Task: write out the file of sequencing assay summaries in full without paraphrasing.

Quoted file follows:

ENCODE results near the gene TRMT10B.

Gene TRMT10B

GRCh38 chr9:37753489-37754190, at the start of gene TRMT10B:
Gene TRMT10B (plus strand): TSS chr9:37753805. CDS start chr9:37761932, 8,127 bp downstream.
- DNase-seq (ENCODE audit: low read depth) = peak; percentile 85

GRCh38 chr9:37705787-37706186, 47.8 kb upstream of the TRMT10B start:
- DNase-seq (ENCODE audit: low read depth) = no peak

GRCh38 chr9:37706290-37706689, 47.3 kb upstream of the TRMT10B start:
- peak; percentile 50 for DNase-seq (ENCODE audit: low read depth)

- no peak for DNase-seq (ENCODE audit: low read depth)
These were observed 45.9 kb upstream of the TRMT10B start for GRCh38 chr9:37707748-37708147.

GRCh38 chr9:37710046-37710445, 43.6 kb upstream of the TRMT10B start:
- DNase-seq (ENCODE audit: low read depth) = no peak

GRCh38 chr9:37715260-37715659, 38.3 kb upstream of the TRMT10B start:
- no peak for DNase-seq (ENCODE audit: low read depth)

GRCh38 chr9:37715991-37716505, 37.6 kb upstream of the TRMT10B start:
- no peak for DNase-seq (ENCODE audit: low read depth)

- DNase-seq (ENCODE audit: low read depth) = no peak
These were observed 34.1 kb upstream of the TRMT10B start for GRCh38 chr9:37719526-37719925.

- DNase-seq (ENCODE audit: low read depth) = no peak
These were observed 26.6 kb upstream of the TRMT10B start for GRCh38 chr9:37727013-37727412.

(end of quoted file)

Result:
ENCODE results near the gene TRMT10B.

Gene TRMT10B

GRCh38 chr9:37753489-37754190, at the start of gene TRMT10B:
Gene TRMT10B (plus strand): TSS chr9:37753805. CDS start chr9:37761932, 8,127 bp downstream.
- DNase-seq (ENCODE audit: low read depth) = peak; percentile 85

GRCh38 chr9:37705787-37706186, 47.8 kb upstream of the TRMT10B start:
- DNase-seq (ENCODE audit: low read depth) = no peak

GRCh38 chr9:37706290-37706689, 47.3 kb upstream of the TRMT10B start:
- peak; percentile 50 for DNase-seq (ENCODE audit: low read depth)

- no peak for DNase-seq (ENCODE audit: low read depth)
These were observed 45.9 kb upstream of the TRMT10B start for GRCh38 chr9:37707748-37708147.

GRCh38 chr9:37710046-37710445, 43.6 kb upstream of the TRMT10B start:
- DNase-seq (ENCODE audit: low read depth) = no peak

GRCh38 chr9:37715260-37715659, 38.3 kb upstream of the TRMT10B start:
- no peak for DNase-seq (ENCODE audit: low read depth)

GRCh38 chr9:37715991-37716505, 37.6 kb upstream of the TRMT10B start:
- no peak for DNase-seq (ENCODE audit: low read depth)

- DNase-seq (ENCODE audit: low read depth) = no peak
These were observed 34.1 kb upstream of the TRMT10B start for GRCh38 chr9:37719526-37719925.

- DNase-seq (ENCODE audit: low read depth) = no peak
These were observed 26.6 kb upstream of the TRMT10B start for GRCh38 chr9:37727013-37727412.